During World War II, each American was limited to a half a pound of sugar a week, and each family to three gallons of gas and modest portions of meat, fuel oil, coffee and cigarettes. Many consumer goods were simply unavailable. After 1942, you couldn't buy a new car because automakers had switched to making military vehicles. Silk stockings couldn't be found anywhere except perhaps on the black market. Even whiskey disappeared from shelves as distilleries converted to producing industrial alcohol. Meanwhile, consumers were solemnly instructed to save tin cans, scrap iron, paper and tires. Millions of housewives even signed a Consumer's Victory Pledge: "As a consumer, in the total defense of democracy, I will . . . buy carefully. I will take good care of the things I have. I will waste nothing."


But now, in fighting terrorists, our patriotic duty seems to be to buy more and save less.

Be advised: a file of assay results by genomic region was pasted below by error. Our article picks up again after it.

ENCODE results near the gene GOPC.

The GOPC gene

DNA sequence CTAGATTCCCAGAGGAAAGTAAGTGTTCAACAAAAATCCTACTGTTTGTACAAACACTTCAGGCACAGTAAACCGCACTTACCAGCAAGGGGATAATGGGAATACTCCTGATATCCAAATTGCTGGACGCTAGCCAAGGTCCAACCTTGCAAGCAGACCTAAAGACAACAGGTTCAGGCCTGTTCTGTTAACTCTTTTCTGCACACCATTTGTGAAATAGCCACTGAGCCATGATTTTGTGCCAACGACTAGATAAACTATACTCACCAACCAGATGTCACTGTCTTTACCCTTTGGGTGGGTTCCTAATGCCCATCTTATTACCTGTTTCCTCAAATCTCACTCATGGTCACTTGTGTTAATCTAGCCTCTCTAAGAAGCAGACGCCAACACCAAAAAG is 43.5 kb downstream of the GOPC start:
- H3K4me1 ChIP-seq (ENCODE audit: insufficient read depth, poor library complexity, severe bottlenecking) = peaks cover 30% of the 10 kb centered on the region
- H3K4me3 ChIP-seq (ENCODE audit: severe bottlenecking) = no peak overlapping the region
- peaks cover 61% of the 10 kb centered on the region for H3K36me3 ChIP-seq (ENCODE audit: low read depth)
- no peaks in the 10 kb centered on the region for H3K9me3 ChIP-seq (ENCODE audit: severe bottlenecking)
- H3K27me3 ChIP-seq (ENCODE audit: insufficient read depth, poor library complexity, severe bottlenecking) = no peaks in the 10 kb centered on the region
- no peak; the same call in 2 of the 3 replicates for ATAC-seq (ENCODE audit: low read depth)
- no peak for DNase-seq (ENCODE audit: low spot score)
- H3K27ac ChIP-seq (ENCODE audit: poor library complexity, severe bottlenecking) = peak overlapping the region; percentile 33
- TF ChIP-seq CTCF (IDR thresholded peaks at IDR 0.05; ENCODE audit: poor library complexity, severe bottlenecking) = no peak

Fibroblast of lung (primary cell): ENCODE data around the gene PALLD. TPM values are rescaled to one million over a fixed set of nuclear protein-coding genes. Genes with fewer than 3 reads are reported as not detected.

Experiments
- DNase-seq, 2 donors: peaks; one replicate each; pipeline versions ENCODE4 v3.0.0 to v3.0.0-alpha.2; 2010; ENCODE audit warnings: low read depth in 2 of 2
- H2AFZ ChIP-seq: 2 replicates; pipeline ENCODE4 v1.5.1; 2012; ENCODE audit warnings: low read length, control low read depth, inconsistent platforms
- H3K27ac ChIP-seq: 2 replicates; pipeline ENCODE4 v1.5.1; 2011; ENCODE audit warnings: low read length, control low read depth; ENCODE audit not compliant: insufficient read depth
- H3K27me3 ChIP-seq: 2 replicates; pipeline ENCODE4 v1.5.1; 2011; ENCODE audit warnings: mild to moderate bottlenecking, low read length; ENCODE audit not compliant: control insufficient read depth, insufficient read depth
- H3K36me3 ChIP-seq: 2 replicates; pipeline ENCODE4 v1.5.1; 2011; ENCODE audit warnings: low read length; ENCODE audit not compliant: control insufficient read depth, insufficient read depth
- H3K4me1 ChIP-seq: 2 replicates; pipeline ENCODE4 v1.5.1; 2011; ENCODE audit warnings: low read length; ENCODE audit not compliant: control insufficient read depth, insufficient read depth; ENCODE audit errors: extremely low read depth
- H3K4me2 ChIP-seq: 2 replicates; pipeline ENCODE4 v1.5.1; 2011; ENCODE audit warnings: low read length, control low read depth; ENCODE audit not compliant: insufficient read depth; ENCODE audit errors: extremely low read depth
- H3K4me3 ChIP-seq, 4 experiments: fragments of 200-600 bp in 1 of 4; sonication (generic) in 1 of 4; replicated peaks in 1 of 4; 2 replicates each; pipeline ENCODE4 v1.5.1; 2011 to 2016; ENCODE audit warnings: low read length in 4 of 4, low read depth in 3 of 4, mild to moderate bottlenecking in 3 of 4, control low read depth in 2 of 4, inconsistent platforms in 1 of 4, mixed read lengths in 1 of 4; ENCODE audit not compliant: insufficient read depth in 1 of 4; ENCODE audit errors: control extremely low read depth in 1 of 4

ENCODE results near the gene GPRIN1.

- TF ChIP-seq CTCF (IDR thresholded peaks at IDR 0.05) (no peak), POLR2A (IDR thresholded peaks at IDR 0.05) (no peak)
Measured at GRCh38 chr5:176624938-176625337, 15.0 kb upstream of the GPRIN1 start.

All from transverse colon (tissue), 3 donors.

The difference, of course, is that full-scale war mobilization requires a lot of the nation's productive capacity. The war effort comes first; consumer needs second. To make those priorities stick, consumer spending has to be constrained.


We're not in a full-scale war mobilization, and hopefully we won't be. In fact, right now America still has a lot of productive capacity that's not being used, and that creates a problem of its own. The immediate economic threat isn't that we can't produce enough to meet demands. It's that there may not be nearly enough demand for what we can produce. And since consumer spending accounts for two-thirds of all economic activity, any hesitancy on the part of consumers could spell big trouble -- as it already has for the nation's airlines. The worry is that, having endured the horror of Sept. 11, and fearing more to come, American consumers will pull in their belts another several notches.